The home still has all of the original painted brass hardware mounted on its doors – each latch laid out in drawing by the architects. A handcrafted brass chandelier also designed by the architects hangs above the couple’s dining room table.
“It’s designed right down to the last detail,” Murray said.
But the glory days of the ‘20’s, when affluent families could afford to build high-end homes, didn’t last.
Twelve years after they joined forces, Nicholson and Macbeth went their separate ways in 1930 as the depression ground the construction industry to a halt.
They each carried on with the profession, but on their own neither man continued on in the style that made them sought after as a team.
Retired architect Bill Williams formed a partnership with Macbeth in 1949, which lasted until Macbeth’s retirement in 1964.
“He was a wonderful person to work with. He was much older than I was, so he was like a father to me,” the Port Dalhousie resident said.
Williams, 83, began working with Macbeth at the age of 22 after graduating from the University of Toronto.
Williams said he was well aware of Macbeth’s previous work with Nicholson.
“I thought they were very interesting and distinguished homes,” he said.
“They were very well designed – basically a Tudor or Elizabethan style building. I think people enjoyed that.”
Architect Sam Woodruff joined the firm permanently in 1955, where he got the chance to work with his uncle – Macbeth – for nearly a decade.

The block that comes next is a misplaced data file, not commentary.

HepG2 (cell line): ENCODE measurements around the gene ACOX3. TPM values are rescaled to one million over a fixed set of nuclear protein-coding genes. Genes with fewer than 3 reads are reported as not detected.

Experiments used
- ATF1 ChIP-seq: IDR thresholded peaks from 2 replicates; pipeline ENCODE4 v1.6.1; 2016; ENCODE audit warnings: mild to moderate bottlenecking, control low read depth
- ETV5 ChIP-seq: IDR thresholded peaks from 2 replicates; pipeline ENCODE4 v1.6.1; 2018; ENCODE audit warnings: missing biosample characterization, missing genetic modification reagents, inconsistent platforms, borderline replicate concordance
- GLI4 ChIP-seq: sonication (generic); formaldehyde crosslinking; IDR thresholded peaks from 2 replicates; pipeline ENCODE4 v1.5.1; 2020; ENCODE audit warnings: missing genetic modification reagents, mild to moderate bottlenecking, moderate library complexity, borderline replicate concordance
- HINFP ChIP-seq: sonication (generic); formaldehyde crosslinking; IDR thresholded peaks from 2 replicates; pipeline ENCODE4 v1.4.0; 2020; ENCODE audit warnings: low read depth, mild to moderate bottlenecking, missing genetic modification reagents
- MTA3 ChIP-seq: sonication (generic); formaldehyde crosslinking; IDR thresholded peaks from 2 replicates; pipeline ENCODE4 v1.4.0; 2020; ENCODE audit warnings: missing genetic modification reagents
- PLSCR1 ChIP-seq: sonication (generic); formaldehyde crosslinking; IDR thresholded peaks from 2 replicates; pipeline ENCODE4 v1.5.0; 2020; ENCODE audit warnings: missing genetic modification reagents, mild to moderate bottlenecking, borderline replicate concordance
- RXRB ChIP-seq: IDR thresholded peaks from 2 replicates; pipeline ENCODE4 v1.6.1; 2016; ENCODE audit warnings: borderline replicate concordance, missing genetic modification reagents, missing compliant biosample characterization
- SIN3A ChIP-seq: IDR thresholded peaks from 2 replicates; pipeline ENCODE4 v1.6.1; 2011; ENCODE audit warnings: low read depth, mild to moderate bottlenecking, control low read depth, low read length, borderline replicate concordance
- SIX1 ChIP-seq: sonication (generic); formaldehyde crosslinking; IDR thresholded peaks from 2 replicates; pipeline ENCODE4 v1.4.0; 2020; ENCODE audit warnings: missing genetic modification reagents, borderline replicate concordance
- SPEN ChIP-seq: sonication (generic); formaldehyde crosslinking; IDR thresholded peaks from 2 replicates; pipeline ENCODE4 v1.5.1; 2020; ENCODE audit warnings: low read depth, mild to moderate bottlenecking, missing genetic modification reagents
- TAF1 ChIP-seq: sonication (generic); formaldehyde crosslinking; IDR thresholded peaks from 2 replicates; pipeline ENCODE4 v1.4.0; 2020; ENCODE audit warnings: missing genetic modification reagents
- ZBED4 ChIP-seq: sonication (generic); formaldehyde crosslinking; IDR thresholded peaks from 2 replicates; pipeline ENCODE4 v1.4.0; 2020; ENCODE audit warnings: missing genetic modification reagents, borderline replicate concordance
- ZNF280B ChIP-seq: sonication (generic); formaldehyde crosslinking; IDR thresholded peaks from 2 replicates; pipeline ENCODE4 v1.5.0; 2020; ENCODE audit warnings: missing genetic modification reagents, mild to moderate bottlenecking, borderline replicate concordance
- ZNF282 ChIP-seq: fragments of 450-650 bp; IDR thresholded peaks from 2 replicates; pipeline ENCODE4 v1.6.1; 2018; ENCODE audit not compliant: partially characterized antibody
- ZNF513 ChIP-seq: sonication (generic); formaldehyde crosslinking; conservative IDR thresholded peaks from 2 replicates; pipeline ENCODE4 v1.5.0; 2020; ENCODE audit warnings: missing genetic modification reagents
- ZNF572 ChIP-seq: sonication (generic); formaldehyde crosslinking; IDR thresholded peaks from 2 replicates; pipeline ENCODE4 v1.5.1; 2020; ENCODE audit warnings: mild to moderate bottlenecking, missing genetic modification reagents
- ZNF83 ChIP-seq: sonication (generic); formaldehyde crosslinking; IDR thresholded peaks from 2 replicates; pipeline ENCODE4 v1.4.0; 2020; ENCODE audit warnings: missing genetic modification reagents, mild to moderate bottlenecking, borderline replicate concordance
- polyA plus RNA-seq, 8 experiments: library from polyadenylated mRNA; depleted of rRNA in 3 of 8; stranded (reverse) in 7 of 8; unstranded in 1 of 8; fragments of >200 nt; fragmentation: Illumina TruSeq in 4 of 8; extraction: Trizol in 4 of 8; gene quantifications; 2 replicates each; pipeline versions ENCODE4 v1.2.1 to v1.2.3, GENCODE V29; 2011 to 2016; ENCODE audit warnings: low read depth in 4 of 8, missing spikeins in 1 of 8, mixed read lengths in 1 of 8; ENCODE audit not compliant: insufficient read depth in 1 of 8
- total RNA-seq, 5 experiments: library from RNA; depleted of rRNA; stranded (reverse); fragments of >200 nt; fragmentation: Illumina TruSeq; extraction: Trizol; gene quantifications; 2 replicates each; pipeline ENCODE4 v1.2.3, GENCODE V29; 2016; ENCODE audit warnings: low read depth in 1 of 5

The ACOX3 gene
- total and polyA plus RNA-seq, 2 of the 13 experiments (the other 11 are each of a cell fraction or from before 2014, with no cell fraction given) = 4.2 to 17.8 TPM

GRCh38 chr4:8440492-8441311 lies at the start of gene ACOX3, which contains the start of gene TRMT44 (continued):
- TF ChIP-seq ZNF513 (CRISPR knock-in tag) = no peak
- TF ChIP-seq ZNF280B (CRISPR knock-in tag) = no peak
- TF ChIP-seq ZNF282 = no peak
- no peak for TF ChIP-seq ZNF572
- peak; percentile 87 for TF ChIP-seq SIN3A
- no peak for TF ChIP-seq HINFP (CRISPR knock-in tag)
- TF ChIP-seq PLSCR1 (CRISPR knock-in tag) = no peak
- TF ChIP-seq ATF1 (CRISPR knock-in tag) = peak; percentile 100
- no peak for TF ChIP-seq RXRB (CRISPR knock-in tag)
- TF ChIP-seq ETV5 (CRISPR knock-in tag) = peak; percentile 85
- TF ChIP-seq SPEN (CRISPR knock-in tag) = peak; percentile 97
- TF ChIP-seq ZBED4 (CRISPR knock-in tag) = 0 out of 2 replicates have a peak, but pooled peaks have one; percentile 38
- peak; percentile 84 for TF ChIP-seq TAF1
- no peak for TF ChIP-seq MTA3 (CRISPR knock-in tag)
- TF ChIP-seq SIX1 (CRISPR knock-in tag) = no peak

Woodruff, 78, said he was inspired to pursue architecture in part because of Macbeth and his well-known architect father.
“He was a very fair man to work with. It was a very enjoyable office always,” Woodruff said in a phone interview from Huntsville, where he has retired.
“He was exacting. You had to do things properly, but that was great training.”
Woodruff, who later became a partner in the firm, said the work of his uncle and Nicholson continues to resonate with people today because of the high quality and originality of their designs.
“They definitely had a British accent to them, with the rather steep roofs and the very misshapen bricks and the leaded windows,” he said.
“They’re beautiful, they really are. They have a character all of their own.”
Part of the Heritage
They may be best remembered for their residential work, but Nicholson and Macbeth also partnered on numerous well known public and institutional buildings, including:
– The old YMCA building on Queen Street, which was demolished.
– The Merritton Public Library
– Additions to St. Catharines General Hospital
– The former land registry building at the intersection of Ontario Street and King Street
-Glen Ridge School
– St. Catharines City Hall